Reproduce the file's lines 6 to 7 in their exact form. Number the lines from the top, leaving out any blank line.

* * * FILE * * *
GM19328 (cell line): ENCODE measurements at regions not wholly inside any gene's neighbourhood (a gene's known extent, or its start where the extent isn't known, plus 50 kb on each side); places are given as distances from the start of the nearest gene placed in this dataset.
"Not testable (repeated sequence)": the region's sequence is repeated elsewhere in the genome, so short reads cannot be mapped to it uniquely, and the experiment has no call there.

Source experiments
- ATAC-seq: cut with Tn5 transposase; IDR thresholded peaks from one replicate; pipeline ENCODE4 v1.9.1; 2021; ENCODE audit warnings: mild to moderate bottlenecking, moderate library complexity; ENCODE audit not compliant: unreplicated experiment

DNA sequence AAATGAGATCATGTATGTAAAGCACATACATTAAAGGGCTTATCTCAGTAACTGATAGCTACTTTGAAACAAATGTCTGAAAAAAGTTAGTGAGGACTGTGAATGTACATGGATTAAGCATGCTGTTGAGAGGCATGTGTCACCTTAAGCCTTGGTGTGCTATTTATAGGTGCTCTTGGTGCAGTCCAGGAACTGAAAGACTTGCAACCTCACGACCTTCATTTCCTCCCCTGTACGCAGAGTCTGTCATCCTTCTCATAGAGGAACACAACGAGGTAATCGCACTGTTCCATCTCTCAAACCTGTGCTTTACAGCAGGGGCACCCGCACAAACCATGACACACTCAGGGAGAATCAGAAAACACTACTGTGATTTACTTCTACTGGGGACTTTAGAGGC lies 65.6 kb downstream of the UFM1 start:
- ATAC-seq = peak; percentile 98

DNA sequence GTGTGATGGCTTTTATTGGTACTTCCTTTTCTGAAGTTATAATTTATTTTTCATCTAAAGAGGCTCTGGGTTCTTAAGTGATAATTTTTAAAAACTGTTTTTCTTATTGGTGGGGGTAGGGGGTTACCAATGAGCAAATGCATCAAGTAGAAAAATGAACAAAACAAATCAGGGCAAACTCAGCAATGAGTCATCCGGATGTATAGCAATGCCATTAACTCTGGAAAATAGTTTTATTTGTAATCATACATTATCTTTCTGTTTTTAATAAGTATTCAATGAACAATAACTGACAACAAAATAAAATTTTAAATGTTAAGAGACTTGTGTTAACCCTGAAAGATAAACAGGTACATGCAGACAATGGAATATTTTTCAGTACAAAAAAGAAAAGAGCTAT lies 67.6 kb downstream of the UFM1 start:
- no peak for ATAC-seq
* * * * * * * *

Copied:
- ATAC-seq = peak; percentile 98

DNA sequence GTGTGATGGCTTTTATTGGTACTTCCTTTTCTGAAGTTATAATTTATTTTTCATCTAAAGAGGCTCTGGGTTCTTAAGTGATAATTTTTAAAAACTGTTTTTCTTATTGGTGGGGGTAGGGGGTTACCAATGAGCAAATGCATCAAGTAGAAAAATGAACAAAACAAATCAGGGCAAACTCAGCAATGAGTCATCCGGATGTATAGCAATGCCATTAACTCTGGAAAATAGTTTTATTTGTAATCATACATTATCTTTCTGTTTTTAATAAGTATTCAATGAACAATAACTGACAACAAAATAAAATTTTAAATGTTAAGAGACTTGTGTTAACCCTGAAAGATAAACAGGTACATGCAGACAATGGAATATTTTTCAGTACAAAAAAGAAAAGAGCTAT lies 67.6 kb downstream of the UFM1 start: